OHIO

Ohio's Chief Justice Calls for Death Penalty Review

Death Penalty Information Center

09-14-11 -- The Chief Justice of the Ohio Supreme Court, Maureen O'Connor, has initiated a review of the state's death penalty to determine if changes should be made and asking, "Is the system we have the best we can do?"  To conduct the study, Justice O'Connor called for a 20-person committee of judges, prosecuting attorneys, criminal defense lawyers, lawmakers and academic experts convened by the state's Supreme Court and the Ohio State Bar Association.  She stated the review "will make sure the current system is administered fairly, efficiently, and in the most judicious manner possible."  The committee will also review a 2007 report by the American Bar Association that called for a moratorium on the death penalty while problems identified in the report were examined. Another Supreme Court Justice, Paul Pfeifer, who helped write the 1981 death penalty law as a state senator, has called for such a review in recent years, and has said the law should probably be abolished. / Read more


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ALABAMA

New Voices: Former Judge Changes Mind on Death Sentence as Execution Approaches

Death Penalty Information Center

09-13-11 -- Retired Alabama Judge Loyd Little recently changed his mind about a death sentence he imposed on Derrick Mason in 1995 for a murder during a convenience store robbery. Mason is scheduled for execution on September 22.  Judge Little wrote a letter to be submitted to Alabama Governor Robert Bentley requesting that Mason's sentence be commuted to life in prison without parole.  The judge explained the change in his thinking: "Years of experience and seeing so many other capital murder cases where it was imposed and where it was not imposed. . . . I realized it really was not the right decision."  Judge Little had only been on the bench six months when he heard Mason's case.  In Alabama, the jury makes only a recommendation regarding sentencing.  The trial judge makes the actual life or death decision. / Read more


TEXAS

New Voices: Former Texas Assistant District Attorney Now Wants to Halt Execution

Death Penalty Information Center

09-12-11 -- Linda Geffin was one of the Texas prosecutors who won a conviction and death sentence for Duane Buck in 1997.  She is now the division chief of the Special Prosecutions Unit in the Office of the Harris County Attorney, and she is urging Gov. Rick Perry and other state officials to stop Buck's September 15 execution because improper race evidence was put before the jury considering his sentence.  In a letter to state officials, Geffin said that former Texas Attorney General John Cornyn had previously acknowledged the "improper injection of race in the sentencing hearing in Mr. Buck's case," and that "No individual should be executed without being afforded a fair trial, untainted by considerations of race."  On June 9, 2000, Cornyn called for new sentencing trials for the defendents who had been improperly sentenced to death because of the racially biased testimony.  Of those seven defendents, Buck is the only one who has not been granted a new sentencing. / Read more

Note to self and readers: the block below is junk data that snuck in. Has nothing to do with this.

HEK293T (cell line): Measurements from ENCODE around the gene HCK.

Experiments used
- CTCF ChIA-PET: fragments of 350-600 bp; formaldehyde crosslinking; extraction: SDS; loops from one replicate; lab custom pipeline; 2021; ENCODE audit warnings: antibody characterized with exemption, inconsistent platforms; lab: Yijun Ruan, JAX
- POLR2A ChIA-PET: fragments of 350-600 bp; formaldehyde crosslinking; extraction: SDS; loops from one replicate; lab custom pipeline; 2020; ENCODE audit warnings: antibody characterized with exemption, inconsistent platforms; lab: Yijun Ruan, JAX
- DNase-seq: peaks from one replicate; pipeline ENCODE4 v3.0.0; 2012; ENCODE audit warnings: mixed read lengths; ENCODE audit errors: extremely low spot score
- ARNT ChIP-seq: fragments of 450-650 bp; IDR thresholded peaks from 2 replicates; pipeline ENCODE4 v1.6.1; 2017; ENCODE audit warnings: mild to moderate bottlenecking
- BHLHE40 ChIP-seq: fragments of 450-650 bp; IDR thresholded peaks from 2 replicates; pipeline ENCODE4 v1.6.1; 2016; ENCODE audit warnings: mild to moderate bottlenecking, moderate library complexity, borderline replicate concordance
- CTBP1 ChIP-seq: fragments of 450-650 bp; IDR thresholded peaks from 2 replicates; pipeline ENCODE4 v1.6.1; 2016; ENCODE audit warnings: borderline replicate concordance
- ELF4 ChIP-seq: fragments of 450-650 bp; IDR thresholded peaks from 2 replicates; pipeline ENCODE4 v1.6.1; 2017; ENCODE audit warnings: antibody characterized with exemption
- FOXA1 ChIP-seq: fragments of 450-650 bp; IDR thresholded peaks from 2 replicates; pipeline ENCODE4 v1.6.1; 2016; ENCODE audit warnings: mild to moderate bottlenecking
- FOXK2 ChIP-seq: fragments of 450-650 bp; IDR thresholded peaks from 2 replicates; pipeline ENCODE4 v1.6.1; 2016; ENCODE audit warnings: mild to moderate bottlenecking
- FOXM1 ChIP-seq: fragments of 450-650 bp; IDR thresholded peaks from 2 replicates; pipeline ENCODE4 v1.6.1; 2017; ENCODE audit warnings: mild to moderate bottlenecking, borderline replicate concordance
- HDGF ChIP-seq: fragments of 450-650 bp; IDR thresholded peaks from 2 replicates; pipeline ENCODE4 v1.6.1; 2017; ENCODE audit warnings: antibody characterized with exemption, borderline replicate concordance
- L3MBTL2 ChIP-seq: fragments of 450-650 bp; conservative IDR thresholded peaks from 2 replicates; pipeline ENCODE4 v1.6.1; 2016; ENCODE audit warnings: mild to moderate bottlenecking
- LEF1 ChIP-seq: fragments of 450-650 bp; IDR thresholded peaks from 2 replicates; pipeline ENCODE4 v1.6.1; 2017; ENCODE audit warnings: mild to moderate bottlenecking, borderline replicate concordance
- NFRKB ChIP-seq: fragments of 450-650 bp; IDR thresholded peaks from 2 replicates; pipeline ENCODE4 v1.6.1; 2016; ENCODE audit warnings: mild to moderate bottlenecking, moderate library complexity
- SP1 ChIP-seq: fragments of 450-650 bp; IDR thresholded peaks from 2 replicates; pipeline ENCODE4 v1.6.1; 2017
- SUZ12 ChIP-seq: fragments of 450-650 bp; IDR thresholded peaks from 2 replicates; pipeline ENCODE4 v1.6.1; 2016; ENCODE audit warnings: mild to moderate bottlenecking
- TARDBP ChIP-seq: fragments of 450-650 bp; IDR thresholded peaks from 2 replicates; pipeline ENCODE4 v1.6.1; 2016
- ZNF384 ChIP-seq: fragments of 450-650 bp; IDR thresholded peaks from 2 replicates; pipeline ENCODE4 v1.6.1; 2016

TEXAS  

Where's justice in the execution process?

By Patricia Kilday Hart, Houston Chronicle

09-12-11 -- Dr. Death. It was a fitting nickname for the tall gentleman with a spectral complexion who haunted the corridors of the Dallas County Courthouse in the 1980s. . . . Summoned by prosecutors to testify in more than 100 capital murder cases, Dr. James Grigson delivered his diagnosis with creepy Marcus Welby-ish solemnity. Sometimes without having met a defendant, he'd confirm what prosecutors needed jurors to hear - that the miscreant posed a continuing threat to society. . . . He checked an important box for prosecutors who, under Texas' death penalty law, had to prove to juries that the "future dangerousness" of a defendant warranted execution. Without his testimony, the cases would have been run-of-the-mill murders with ordinary prison sentences.


High Percentage of U.S. Military Death Sentences Overturned

Death Penalty Information Center

09-09-11 -- Of the 16 death sentences that have been imposed since the U.S. military made significant changes to its death penalty system in 1984, 10 have been overturned and all the defendants were resentenced to life.  There have been no executions, and the 6 remaining cases are still under appeal.  Military appellate courts overturned the sentences because of mistakes made at many levels of the military's judicial system, including inadequate defense representation, prosecutorial misconduct, and improper jury instructions.  Some observers attribute these widespread errors to an outdated system that has not enacted institutional changes to match current death penalty representation standards in civilian courts. Young, inexperienced lawyers are regularly assigned to represent capital defendants.  David Bruck, a veteran defense lawyer and director of the Virginia Capital Case Clearinghouse, said, "If you have a system where . . . where the lawyers are always trying their first capital case, you're going to guarantee the same kinds of mistakes . . . are going to be made over and over again."  A 2009 law requires the military to appoint qualified attorneys for terrorism suspects, but no such requirement exists for average service members who face criminal charges.  Military officials interpret its 80% death sentence reversal rate not as an indicator of the need for reform but as a natural part of the natural appeals process. / Read more